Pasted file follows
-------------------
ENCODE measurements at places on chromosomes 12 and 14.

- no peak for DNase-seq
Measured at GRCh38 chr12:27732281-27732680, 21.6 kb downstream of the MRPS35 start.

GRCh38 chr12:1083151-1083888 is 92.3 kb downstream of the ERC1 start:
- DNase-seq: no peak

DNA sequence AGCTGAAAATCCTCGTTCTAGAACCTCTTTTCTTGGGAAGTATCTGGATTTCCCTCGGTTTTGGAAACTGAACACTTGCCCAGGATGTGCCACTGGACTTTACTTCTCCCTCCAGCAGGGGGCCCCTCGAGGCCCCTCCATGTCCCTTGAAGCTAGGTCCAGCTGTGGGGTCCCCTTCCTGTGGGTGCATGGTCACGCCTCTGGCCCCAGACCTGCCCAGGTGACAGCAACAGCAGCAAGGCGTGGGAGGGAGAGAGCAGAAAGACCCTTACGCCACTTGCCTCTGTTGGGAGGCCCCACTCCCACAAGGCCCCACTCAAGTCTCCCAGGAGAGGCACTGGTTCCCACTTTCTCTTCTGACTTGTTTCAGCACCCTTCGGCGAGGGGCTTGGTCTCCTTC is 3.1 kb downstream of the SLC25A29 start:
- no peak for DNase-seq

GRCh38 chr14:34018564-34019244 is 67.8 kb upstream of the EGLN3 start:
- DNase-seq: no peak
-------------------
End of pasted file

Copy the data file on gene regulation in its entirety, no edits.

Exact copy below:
ENCODE measurements at places on chromosomes 12 and 14.

- no peak for DNase-seq
Measured at GRCh38 chr12:27732281-27732680, 21.6 kb downstream of the MRPS35 start.

GRCh38 chr12:1083151-1083888 is 92.3 kb downstream of the ERC1 start:
- DNase-seq: no peak

DNA sequence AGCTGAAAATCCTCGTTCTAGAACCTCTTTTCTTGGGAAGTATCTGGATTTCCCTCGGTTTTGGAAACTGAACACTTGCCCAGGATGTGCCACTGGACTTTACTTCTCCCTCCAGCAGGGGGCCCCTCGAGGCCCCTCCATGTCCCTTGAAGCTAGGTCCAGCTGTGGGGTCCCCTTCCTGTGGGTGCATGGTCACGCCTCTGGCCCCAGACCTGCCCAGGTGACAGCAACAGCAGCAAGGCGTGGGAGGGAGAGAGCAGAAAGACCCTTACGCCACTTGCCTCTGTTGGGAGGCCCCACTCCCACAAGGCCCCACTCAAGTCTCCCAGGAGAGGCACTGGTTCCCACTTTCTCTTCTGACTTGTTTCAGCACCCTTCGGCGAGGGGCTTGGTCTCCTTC is 3.1 kb downstream of the SLC25A29 start:
- no peak for DNase-seq

GRCh38 chr14:34018564-34019244 is 67.8 kb upstream of the EGLN3 start:
- DNase-seq: no peak